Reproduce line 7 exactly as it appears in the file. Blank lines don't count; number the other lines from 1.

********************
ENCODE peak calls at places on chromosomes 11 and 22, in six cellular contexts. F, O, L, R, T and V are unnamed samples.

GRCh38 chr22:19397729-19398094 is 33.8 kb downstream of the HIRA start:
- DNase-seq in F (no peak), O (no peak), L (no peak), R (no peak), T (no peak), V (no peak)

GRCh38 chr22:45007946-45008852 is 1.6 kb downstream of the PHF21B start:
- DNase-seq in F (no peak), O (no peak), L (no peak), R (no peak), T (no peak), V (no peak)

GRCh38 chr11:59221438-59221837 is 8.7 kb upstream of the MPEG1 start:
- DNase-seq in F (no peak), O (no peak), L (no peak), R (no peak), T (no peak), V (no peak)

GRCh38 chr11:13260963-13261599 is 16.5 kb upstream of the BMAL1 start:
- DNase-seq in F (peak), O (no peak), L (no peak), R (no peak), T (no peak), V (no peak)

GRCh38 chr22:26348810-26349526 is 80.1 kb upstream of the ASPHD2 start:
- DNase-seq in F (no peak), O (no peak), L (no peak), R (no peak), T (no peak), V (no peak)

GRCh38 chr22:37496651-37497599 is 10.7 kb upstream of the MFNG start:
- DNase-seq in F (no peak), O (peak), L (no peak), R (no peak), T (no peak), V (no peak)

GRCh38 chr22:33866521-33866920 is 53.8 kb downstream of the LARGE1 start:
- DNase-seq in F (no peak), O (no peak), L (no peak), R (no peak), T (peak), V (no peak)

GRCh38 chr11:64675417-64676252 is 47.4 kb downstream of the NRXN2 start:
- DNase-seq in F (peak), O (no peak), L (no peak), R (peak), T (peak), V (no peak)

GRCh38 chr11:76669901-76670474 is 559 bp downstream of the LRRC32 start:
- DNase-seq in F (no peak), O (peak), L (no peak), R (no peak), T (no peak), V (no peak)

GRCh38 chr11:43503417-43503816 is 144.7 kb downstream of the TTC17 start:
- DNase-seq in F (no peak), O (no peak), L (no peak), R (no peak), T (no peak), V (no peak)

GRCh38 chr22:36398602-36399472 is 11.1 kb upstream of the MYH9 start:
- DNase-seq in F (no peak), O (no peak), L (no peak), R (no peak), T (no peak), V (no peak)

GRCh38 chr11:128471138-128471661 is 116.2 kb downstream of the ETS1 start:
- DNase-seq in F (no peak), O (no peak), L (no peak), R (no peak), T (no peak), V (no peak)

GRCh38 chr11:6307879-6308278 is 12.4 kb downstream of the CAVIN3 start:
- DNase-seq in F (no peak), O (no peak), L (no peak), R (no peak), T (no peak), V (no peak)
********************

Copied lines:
- DNase-seq in F (no peak), O (no peak), L (no peak), R (no peak), T (no peak), V (no peak)